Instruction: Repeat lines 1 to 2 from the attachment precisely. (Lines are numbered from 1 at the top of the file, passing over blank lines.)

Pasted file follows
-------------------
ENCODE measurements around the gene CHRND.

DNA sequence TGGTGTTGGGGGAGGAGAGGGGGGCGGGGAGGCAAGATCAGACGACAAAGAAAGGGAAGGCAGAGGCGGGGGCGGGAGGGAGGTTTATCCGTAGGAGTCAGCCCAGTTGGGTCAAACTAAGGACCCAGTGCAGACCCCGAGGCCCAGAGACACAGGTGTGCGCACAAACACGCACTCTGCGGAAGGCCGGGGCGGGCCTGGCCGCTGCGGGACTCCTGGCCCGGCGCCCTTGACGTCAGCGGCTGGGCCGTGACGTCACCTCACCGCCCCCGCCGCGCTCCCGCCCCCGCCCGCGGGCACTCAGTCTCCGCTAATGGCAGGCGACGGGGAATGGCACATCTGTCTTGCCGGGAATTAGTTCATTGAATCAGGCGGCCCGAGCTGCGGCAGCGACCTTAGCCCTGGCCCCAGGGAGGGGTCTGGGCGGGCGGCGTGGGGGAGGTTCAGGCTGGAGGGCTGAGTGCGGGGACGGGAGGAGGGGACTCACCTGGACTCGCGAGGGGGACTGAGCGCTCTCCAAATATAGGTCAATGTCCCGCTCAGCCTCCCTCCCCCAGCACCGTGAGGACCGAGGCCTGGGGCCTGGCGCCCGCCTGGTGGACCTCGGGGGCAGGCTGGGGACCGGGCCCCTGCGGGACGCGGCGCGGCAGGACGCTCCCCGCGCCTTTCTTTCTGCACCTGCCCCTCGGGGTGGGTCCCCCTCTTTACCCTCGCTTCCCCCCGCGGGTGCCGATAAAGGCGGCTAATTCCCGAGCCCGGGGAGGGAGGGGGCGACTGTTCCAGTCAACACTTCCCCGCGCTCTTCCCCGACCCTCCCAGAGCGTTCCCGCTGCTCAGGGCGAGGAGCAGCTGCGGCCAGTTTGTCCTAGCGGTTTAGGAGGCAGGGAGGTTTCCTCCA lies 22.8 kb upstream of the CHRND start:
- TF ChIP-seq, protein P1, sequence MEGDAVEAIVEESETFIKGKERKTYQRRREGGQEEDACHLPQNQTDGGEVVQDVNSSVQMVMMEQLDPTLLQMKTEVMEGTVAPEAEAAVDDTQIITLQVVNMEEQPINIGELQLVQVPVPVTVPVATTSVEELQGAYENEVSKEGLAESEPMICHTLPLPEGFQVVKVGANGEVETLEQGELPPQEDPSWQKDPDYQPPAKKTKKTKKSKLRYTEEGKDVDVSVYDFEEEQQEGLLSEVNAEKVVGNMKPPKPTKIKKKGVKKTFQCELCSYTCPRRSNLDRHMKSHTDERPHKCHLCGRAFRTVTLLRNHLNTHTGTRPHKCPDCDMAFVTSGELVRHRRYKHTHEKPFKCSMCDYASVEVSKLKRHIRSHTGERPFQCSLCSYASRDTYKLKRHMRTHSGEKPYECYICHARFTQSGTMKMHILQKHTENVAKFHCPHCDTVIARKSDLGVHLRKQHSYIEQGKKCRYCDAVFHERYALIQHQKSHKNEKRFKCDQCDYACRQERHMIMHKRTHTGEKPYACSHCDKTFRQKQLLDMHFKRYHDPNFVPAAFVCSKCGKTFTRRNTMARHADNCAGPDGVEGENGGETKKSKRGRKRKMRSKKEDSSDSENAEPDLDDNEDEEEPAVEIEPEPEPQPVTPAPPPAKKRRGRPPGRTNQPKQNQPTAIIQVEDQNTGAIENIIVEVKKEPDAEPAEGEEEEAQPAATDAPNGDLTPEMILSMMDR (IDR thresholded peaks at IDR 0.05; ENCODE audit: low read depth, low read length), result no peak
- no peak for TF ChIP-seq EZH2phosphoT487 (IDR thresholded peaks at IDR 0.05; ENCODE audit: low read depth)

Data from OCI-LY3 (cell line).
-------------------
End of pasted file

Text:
ENCODE measurements around the gene CHRND.

DNA sequence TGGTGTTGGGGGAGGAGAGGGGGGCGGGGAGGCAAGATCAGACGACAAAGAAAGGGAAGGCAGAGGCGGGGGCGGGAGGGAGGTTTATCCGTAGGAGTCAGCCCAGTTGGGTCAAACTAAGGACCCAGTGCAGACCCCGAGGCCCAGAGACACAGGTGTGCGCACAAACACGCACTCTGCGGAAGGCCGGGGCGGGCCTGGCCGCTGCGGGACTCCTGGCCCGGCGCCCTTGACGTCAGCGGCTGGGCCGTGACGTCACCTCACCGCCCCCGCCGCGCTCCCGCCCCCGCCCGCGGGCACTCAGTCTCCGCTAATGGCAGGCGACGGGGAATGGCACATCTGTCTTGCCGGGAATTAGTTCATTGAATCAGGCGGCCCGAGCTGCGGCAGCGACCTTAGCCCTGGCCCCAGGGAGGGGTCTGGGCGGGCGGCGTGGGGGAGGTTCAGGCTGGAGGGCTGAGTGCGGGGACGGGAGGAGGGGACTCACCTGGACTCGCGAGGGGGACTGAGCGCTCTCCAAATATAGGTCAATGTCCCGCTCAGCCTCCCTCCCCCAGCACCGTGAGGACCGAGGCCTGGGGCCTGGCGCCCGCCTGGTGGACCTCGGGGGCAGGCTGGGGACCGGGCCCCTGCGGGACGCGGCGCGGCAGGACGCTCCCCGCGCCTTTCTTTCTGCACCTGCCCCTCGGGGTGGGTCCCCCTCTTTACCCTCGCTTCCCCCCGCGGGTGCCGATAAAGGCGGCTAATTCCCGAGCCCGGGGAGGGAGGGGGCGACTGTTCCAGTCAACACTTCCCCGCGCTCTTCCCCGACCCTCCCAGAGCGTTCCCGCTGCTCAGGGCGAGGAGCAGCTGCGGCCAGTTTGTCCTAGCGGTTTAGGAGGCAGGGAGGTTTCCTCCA lies 22.8 kb upstream of the CHRND start: